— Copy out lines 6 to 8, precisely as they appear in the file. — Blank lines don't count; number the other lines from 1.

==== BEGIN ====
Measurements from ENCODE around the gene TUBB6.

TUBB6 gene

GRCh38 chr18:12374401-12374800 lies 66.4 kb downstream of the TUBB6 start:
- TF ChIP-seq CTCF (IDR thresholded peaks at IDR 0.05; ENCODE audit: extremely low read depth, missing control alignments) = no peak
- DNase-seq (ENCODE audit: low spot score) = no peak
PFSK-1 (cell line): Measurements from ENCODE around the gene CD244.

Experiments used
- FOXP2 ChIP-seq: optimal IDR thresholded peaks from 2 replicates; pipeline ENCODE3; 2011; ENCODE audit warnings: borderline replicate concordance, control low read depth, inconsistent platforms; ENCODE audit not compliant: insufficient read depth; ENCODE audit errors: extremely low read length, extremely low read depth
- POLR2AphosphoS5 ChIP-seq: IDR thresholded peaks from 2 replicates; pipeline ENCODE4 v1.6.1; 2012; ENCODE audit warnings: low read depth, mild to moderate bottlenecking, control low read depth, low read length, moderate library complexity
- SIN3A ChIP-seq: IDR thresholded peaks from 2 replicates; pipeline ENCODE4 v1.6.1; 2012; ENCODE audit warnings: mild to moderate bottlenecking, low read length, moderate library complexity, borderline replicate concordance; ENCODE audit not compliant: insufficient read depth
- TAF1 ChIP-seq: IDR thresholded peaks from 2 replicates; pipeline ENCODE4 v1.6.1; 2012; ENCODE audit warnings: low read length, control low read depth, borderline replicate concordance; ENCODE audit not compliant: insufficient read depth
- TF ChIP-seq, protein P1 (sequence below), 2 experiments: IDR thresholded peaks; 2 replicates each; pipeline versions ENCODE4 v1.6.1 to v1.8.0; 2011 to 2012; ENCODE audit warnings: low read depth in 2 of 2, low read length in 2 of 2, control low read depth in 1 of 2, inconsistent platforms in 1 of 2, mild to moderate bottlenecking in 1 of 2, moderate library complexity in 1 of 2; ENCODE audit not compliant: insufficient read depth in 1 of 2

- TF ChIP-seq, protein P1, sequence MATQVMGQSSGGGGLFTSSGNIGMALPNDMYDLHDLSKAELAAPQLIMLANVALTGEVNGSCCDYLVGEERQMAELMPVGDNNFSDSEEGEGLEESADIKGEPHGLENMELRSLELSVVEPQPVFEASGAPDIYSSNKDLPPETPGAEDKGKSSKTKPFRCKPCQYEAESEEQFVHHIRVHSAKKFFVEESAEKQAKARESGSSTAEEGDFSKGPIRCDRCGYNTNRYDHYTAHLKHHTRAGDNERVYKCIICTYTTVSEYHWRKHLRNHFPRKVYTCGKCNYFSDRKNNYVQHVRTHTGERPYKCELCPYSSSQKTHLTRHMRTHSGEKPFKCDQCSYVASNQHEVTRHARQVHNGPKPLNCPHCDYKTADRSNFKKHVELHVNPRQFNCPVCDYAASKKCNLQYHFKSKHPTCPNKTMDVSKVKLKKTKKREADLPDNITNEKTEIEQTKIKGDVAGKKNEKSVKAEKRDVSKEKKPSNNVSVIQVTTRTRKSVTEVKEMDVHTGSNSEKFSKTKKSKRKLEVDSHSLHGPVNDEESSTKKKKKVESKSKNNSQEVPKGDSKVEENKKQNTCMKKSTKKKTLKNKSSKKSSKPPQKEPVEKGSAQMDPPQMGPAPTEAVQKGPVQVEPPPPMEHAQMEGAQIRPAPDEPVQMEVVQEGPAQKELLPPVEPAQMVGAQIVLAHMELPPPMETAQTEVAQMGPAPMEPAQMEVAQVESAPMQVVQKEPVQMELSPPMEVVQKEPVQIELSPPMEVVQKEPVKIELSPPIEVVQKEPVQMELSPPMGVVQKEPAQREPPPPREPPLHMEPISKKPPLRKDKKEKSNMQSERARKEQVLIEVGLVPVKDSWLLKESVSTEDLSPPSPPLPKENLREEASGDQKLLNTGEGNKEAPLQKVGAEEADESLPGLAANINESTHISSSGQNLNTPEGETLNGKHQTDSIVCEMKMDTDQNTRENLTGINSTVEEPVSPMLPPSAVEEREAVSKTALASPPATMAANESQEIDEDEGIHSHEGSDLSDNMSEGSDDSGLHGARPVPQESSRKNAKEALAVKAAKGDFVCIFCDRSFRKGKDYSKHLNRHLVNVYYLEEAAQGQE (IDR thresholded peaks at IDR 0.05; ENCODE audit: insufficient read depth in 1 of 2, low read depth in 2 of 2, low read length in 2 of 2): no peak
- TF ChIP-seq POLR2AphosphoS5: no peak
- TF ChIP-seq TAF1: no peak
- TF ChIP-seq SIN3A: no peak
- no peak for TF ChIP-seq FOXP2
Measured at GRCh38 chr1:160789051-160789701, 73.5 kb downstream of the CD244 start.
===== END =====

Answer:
PFSK-1 (cell line): Measurements from ENCODE around the gene CD244.

Experiments used
- FOXP2 ChIP-seq: optimal IDR thresholded peaks from 2 replicates; pipeline ENCODE3; 2011; ENCODE audit warnings: borderline replicate concordance, control low read depth, inconsistent platforms; ENCODE audit not compliant: insufficient read depth; ENCODE audit errors: extremely low read length, extremely low read depth